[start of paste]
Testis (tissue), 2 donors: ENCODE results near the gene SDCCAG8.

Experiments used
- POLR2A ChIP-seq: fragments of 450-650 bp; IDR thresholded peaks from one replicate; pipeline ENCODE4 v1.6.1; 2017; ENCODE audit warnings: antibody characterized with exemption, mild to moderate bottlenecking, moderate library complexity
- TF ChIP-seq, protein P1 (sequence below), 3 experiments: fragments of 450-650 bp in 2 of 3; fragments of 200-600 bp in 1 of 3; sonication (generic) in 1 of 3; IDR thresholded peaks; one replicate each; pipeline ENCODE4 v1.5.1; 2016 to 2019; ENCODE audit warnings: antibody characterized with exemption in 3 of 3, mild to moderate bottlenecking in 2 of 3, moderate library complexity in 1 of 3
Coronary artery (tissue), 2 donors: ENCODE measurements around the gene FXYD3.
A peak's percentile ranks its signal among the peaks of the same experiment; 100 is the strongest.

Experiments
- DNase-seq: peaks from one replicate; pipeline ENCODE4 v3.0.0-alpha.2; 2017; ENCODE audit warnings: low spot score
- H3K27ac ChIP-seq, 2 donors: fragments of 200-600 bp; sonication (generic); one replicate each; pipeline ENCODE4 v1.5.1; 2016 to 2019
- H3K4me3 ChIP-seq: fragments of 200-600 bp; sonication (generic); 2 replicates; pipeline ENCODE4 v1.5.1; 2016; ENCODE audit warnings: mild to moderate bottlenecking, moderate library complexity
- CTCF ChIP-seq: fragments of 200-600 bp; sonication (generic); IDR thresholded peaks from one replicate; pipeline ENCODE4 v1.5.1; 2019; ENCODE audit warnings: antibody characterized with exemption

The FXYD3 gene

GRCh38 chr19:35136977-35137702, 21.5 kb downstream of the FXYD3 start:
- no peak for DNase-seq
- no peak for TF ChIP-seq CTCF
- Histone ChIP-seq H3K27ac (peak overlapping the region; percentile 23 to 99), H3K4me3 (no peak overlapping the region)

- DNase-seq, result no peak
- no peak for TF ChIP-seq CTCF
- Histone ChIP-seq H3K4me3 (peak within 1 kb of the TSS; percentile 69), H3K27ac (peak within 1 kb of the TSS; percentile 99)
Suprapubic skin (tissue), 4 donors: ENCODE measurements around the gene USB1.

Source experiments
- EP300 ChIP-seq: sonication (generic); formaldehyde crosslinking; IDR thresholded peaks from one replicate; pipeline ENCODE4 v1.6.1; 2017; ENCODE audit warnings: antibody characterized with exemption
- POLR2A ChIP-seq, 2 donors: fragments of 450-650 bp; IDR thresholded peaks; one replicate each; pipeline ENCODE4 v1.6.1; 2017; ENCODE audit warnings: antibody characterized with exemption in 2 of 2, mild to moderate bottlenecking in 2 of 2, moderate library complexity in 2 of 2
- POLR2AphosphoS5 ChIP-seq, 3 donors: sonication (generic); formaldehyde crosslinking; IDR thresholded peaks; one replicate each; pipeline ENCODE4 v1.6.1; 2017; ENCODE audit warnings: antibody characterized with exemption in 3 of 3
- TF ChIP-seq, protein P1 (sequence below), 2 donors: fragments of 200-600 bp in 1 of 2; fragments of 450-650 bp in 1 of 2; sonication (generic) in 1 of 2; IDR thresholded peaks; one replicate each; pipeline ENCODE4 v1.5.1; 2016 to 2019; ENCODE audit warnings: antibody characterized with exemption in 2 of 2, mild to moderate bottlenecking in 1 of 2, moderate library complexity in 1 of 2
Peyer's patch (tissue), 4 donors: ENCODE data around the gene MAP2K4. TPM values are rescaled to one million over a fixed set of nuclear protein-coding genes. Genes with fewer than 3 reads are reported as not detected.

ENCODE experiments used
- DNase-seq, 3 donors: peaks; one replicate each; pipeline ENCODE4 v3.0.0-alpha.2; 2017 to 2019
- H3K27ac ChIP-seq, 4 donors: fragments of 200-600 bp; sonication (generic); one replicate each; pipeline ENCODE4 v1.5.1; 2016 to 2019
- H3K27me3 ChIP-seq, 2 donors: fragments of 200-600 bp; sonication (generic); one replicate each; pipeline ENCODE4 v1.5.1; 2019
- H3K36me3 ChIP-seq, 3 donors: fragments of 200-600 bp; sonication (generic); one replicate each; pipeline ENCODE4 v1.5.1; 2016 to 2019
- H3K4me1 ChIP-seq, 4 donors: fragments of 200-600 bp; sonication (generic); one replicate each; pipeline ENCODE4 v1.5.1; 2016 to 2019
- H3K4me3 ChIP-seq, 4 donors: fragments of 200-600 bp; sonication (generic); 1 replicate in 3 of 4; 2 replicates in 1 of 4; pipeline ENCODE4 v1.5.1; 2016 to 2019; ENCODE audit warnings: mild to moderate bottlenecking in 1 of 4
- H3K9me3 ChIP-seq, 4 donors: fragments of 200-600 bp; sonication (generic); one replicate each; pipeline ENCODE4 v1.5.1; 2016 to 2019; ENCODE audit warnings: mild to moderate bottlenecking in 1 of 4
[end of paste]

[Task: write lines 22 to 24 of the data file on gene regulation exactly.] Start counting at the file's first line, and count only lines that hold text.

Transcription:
- EP300 ChIP-seq: sonication (generic); formaldehyde crosslinking; IDR thresholded peaks from one replicate; pipeline ENCODE4 v1.6.1; 2017; ENCODE audit warnings: antibody characterized with exemption
- POLR2A ChIP-seq, 2 donors: fragments of 450-650 bp; IDR thresholded peaks; one replicate each; pipeline ENCODE4 v1.6.1; 2017; ENCODE audit warnings: antibody characterized with exemption in 2 of 2, mild to moderate bottlenecking in 2 of 2, moderate library complexity in 2 of 2
- POLR2AphosphoS5 ChIP-seq, 3 donors: sonication (generic); formaldehyde crosslinking; IDR thresholded peaks; one replicate each; pipeline ENCODE4 v1.6.1; 2017; ENCODE audit warnings: antibody characterized with exemption in 3 of 3